In the post titled, “’Wolf,’ ‘The sky is falling.’ ‘Social Security and Medicare will be insolvent'” you read why the Medicare and Social Security so-called “trust funds” are not trust funds at all, but rather are mere balance sheet notations on the government’s books — notations that the federal government can change at will.

You might ask, “How is it possible for an agency of a government to run short of the dollars the government has the infinite ability to create.”

The answer: It isn’t possible unless that is what the government wants.

If Congress and the President wanted Medicare and Social Security to pay more benefits, they simply would pass a law mandating Medicare and Social Security to pay more benefits.

And, if Congress and the President wanted to reduce or even eliminate the FICA tax, they would pay for the mandate the same way they pay for the military and all other federal expenses: By writing checks. No tax dollars are involved.

And if Congress and the President wanted the nation to have free, no-deductible, comprehensive Medicare for every man, woman, and child in America, they could do that by passing laws. No tax dollars necessary.

And if Congress and the President wanted every man, woman, and child in America to receive Social Security — even with triple the current benefit levels — they could pass the appropriate law. Again, no tax dollars need to be collected.

The article continues:

“Economic recovery from the 2020 recession has been stronger and faster than assumed in last year’s reports, with positive effects on the projected actuarial status of the trust funds in these reports,” the report states.

The “actuarial status” assumes the FICA tax funds Medicare and Social Security “trust funds.” It doesn’t. FICA funds nothing. FICA,indeed all federal taxes are destroyed upon receipt.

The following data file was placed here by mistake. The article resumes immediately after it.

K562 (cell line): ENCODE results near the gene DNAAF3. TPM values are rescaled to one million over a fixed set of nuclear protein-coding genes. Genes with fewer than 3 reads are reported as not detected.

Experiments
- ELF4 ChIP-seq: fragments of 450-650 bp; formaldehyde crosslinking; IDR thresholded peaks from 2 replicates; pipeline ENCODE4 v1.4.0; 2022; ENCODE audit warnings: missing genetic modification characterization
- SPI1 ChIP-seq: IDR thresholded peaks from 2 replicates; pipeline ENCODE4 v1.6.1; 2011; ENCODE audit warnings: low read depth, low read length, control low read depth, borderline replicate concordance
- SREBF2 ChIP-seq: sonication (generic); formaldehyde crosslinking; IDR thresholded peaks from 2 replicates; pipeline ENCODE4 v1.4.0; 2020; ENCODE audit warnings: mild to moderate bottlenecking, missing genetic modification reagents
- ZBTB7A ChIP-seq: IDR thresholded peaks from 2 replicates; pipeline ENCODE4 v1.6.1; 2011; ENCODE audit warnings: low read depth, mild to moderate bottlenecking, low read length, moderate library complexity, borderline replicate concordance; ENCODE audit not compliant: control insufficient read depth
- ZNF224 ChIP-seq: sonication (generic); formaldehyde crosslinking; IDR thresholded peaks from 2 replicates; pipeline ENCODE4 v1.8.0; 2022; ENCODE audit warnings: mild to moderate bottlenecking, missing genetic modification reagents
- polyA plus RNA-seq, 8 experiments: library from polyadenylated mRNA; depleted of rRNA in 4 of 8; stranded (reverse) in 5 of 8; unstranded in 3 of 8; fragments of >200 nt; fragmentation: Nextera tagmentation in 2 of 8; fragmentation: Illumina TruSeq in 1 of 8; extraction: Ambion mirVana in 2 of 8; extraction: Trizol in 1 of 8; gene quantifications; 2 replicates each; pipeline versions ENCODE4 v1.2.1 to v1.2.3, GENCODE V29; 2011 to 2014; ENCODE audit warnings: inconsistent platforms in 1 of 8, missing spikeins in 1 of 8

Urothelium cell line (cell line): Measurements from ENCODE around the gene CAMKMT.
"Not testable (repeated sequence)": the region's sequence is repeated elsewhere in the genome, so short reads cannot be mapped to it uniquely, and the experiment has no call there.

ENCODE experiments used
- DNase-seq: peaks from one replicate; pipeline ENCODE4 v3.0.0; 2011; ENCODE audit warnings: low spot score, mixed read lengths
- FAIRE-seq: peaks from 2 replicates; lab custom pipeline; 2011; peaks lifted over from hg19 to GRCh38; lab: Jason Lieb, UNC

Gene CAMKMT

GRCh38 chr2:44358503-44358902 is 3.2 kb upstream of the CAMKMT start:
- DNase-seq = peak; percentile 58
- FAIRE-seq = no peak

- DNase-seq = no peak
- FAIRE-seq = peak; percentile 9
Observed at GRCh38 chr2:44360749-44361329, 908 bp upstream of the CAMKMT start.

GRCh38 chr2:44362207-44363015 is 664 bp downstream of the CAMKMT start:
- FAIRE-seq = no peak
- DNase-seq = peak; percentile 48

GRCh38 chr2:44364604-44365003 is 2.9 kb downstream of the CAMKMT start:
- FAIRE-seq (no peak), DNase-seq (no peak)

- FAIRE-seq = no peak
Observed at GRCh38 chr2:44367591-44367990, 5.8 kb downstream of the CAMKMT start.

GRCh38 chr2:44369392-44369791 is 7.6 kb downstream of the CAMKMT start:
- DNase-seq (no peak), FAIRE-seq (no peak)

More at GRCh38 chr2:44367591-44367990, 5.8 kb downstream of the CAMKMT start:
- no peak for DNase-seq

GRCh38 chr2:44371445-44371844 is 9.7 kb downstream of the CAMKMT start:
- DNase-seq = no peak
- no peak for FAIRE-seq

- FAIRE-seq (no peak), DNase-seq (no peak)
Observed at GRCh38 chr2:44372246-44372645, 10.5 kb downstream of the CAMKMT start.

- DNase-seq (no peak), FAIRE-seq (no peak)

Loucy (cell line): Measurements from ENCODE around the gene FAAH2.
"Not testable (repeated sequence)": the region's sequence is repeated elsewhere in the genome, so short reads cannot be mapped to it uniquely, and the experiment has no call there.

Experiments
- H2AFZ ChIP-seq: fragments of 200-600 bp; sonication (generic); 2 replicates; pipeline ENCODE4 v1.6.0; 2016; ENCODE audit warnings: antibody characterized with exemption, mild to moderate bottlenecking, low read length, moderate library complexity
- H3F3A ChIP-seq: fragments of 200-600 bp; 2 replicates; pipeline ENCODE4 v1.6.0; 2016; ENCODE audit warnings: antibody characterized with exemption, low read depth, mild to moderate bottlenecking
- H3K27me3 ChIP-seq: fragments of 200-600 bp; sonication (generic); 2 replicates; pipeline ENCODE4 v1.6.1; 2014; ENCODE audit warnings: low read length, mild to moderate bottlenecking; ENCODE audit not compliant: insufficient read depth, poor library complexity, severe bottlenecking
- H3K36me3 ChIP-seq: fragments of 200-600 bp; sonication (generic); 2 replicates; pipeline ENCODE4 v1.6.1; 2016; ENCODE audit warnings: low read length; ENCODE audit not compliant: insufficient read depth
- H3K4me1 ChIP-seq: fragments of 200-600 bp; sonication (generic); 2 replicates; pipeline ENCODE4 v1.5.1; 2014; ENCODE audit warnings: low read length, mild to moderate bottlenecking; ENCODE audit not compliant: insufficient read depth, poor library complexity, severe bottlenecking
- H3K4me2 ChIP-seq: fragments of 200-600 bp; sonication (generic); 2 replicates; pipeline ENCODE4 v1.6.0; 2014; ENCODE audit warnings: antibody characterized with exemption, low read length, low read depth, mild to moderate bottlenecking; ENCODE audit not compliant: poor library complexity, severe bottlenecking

(This is not true of state/local taxes, which remain in the economy.)

The federal government funds Medicare and Social Security by creating new dollars, ad hoc.

President Joe Biden said in a statement that the report “shows that the strong economic recovery driven by my economic and vaccination plans has strengthened programs that millions of Americans rely on and has put our nation in a better fiscal position.”

The U.S. cannot be “in a better fiscal position”; it already is in a perfect fiscal position. The government has zero fiscal need for taxes. Even without taxes, the federal government has the infinite ability to pay any bills it ever receives.

Social Security pays benefits to more than 65 million Americans, mainly retirees as well as disabled people and survivors of deceased workers.

Medicare covers roughly 64 million older and disabled people.

When the Social Security trust fund is depleted, the government will be able to pay 80% of scheduled benefits, the report said.

Medicare will be able to pay 90% of total scheduled benefits when the fund is depleted.

Wrong. The government already pays 100% of benefits and will be able to pay 100% of future benefits, no matter how many people are collecting benefits or how large those benefits prove to be.

All dollars sent to the U.S. Treasury are destroyed upon receipt.

Income for Medicare’s hospital insurance fund is projected to be higher than estimates from last year because the number of covered workers who help fund it and their average wages are both expected to be higher.

Income is irrelevant for a government that has the infinite ability to create dollars.

A main source of financing is payroll taxes on earnings paid by employees and employers. About 183 million people paid those taxes in 2021.

Payroll taxes are nothing more than a deduction from the private sector — a net loss for Gross Domestic Product and the economy. They do not finance anything. The sole source of federal financing is the federal government’s Monetary Sovereignty.